Friday, November 30, 2012

Fat and burned, bloody and cursed



The last play I did in Birmingham was an outdoor production of Macbeth.

The director made it clear that we would be saying “Macbeth” freely throughout the production, defying the moldy old superstition that to do so brings a curse down upon any show that dares utter the dread name in rehearsal.  This cheered me, because I knew that if I went through the rehearsal period without saying Macbeth, I’d be unable to say it when the performance day arrived.

The costumer was a young woman who put all the Thanes (aka warriors) in topless outfits.  Her concept sketches revealed a fantasy of bare-chested beefcake barbarians.  Perhaps she had not noticed the doughy Alabama bodies of the men she was actually dressing.  Some of the younger guys were trim, sure, but many of us, including Your Correspondent, were too tubby and wobbly to inspire much fear on the battlefield.  Pasty saggy man-nipples melting over fuzzy guts; the evidence of our sedentary lifestyles certainly counteracted any Braveheart/300 fantasy our overseers might have had in mind.  And isn’t that comic gap between intent and onstage reality part of the joy of community theatre? 

Instead of shirts we got body makeup.  Intriguing swirly faux-tats, black and beautiful, sprayed on (no showering till after we close!).  Did I mention that we were doing this outside?  In the sun?

The day of the performance the costume designer had us Thanes pose for a few pictures.  Before each snap she urged us to roar like warriors.  We did our level best, and after she took the last of many pix, she sighed, “I love it.  So manly.”  This left me feeling a bit cheap, but that’s probably a small karmic down payment on any number of things I’ve done that’ve left others feeling the same way.

The show ended with a dope swordfight between Macbeth and MacDuff, and our Macbeth got a nasty hit on the forehead.  When I (and many others) detained him after the show to tell him how great he was, we (or at least I) assumed the blood streaming down his forehead was stage blood.  Nope.  He had to rush off to the emergency room, but was gracious enough to stand there and smile while we twittered at him.  He’s a preacher, so maybe that gives him a sense of self-sacrifice, I dunno.  Anyway, one cast member who had warned of dread results should we utter the cursed Name in rehearsal felt himself vidicated.

The show has marked me as well; standing in the sun with my bare shoulders covered in crusty black makeup gave me a memorable burn that remains as a peculiar constellation of freckly glyphs.  A fitting souvenir of my final Birmingham show.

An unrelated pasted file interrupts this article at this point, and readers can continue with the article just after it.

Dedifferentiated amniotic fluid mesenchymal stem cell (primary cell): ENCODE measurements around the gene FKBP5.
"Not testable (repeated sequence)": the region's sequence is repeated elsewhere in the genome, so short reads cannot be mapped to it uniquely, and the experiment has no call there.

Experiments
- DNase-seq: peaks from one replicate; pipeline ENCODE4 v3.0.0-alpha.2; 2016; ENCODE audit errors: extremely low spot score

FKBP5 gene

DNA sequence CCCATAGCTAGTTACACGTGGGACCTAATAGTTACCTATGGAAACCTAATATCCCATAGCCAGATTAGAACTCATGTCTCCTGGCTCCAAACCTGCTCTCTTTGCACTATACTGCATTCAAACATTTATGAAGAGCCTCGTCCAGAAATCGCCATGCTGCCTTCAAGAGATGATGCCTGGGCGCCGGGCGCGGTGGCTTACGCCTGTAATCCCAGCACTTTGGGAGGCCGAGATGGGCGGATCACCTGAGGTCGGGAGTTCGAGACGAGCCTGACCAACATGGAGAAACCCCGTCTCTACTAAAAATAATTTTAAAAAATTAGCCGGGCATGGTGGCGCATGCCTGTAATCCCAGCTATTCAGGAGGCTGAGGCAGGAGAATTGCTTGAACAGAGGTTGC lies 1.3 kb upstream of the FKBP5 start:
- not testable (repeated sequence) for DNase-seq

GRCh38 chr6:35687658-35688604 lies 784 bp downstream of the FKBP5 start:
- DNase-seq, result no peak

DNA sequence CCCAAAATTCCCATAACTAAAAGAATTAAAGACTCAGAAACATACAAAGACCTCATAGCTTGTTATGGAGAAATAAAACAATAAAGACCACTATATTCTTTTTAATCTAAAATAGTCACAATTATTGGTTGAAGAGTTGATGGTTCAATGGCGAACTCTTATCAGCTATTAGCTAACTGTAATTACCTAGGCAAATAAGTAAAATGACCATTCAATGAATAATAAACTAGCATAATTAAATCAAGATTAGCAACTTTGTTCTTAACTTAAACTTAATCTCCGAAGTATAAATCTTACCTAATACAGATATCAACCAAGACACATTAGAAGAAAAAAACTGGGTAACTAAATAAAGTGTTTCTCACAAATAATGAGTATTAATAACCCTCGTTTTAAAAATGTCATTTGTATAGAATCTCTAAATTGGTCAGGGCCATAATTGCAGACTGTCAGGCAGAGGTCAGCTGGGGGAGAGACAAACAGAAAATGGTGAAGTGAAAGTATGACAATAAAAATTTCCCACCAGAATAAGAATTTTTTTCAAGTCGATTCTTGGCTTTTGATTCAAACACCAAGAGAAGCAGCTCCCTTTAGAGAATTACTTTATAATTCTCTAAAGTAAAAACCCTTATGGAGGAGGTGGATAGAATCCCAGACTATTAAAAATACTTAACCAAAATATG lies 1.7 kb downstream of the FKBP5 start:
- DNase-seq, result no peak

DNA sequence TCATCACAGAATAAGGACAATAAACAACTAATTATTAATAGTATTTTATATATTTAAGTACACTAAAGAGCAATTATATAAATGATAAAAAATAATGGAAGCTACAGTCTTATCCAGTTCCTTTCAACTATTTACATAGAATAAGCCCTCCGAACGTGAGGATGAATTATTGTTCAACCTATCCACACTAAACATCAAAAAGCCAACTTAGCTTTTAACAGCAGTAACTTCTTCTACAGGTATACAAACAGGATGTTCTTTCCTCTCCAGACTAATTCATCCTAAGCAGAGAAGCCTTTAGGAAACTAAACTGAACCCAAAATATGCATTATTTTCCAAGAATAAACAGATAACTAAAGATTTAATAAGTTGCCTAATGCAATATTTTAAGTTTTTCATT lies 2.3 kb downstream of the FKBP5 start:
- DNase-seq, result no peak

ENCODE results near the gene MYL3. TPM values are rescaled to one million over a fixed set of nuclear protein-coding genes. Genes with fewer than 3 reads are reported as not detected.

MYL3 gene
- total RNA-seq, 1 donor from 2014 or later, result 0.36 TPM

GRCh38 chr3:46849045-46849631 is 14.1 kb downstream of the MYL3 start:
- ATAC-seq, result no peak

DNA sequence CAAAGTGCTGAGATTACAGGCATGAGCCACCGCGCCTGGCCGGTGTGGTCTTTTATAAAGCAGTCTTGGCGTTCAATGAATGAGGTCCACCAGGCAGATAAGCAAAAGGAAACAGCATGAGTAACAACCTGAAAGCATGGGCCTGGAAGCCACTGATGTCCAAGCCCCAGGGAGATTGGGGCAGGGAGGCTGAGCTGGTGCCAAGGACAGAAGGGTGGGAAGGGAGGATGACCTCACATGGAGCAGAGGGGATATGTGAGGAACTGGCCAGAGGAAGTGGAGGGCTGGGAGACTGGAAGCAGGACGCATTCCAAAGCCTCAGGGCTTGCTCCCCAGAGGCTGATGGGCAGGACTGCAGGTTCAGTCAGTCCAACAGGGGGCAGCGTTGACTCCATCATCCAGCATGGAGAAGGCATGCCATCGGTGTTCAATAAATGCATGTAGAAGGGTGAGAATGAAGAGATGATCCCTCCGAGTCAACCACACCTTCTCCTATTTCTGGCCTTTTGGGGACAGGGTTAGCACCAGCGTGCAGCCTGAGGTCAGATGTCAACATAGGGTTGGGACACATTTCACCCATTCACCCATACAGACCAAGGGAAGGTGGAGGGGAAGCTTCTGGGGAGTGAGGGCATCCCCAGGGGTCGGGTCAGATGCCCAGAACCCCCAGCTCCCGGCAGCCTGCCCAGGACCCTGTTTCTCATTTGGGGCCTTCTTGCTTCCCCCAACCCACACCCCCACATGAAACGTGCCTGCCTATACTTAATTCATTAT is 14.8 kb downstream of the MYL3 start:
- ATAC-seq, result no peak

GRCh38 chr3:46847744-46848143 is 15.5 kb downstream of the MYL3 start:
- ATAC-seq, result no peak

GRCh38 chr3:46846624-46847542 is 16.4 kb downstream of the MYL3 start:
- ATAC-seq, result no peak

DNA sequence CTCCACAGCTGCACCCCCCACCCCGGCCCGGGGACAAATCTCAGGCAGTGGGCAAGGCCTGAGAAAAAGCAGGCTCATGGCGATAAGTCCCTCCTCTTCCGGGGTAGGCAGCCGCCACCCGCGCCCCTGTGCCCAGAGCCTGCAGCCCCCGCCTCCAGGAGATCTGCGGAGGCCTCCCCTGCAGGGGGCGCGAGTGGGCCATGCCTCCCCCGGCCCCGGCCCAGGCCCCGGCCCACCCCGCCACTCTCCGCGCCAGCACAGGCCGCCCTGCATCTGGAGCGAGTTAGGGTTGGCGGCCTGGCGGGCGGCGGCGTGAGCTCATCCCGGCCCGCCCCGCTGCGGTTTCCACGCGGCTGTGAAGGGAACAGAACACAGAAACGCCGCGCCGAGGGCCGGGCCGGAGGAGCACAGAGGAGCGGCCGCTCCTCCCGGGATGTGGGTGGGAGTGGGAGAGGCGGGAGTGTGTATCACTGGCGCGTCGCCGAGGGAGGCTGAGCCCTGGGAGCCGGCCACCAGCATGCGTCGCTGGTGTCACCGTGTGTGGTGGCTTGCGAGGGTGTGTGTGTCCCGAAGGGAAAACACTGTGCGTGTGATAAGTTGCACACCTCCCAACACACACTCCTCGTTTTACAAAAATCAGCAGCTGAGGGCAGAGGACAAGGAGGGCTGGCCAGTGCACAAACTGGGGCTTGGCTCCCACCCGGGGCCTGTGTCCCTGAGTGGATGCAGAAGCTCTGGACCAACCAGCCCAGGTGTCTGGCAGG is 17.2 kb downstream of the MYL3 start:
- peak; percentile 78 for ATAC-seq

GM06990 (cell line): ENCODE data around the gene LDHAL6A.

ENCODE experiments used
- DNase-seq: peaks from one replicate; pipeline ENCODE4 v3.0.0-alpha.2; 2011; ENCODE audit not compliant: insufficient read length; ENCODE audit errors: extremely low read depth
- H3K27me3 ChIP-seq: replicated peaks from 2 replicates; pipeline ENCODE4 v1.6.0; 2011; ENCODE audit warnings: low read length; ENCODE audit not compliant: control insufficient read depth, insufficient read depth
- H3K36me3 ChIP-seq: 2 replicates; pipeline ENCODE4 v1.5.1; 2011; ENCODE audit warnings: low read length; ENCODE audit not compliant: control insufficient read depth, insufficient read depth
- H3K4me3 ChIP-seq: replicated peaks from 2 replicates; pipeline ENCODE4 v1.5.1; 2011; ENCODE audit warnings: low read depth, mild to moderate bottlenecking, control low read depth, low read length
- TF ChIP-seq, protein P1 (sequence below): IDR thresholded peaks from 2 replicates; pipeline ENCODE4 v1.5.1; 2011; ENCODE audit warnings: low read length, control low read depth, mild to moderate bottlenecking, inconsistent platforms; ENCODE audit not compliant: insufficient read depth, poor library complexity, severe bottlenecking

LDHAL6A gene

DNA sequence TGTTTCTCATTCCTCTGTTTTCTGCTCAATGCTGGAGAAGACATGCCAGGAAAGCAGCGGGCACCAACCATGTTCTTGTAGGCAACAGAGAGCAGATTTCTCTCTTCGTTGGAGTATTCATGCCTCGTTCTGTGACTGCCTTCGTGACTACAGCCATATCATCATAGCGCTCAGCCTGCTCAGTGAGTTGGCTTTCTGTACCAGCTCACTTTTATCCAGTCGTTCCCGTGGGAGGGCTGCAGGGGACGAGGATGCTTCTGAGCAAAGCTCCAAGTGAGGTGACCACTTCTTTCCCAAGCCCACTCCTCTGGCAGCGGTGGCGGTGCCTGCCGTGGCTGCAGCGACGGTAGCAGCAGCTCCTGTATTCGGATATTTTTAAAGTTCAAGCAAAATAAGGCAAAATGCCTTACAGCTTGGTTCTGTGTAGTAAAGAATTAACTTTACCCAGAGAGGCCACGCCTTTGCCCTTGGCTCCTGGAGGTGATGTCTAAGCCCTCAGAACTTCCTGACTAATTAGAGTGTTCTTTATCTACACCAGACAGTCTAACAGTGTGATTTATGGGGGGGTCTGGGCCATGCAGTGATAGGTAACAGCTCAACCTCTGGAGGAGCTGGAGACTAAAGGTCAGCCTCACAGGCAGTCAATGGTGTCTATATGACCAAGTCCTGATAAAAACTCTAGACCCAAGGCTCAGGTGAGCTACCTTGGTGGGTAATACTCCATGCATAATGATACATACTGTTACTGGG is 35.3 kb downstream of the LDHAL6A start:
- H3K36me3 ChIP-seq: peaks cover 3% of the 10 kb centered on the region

Saturday, November 17, 2012

Good Timing, Andy


Good Timing, Andy

by Aaron White


Car felt ready to fold up.

Ice flipping powdery rippling blacktop like on a windy beach.

Night clerk loaned her teakettle.

Monday morning went to get lobby coffee, glanced out door to outdoor pool, and that had dumped a load all over, in for audition.

Table; challenging and new that aren't going to be produced by attending audition.

Auditioned like a green tea drinker a Red Bull drinker.

Chatted with, and many them got no.

Enticing offer, except required being away for year... and a newlywed.

Packed and loaded car, incidentally glancing down hall to parking level that flooded ankle-deep with runoff.

looking good gloomy no change there.

took down a highway, off a ramp before end, into an area that clearly a week ago toppled reveal that too much.

Hunt oddly building.

Good timing, Andy.

*******************************

I wrote the preceding poem by working through this blogpost as an assignment for a free online poetry class (which I'm taking though Coursera from Professor Al Filreis, whose podcast Poem Talk is essential listening).

For this exercise, I removed every word with the letter "S".

The results were promising but insufficient, so I removed all the "of"s and "the"s, most of which were now lacking referents and just cluttering up the place.

Still too much, so I removed first-person pronouns and my least favorite remaining sentence from each paragraph.

Still not satisfied, I removed all but one sentence from each paragraph.

Finally I went through each line and scapeled out whatever I pleased.

Then I lightly polished the grammer and punctuation, capitalizing words that were now the beginnings of sentences, etc.

I'm pleased with the results, not because I think I've created great art, but because the process of reducing the memory this way gives me a sensation of letting go.  The residue of this pivotal event reduced to tea leaves which may be read and interpreted, or rinsed out of the cup.  I hope you enjoyed it.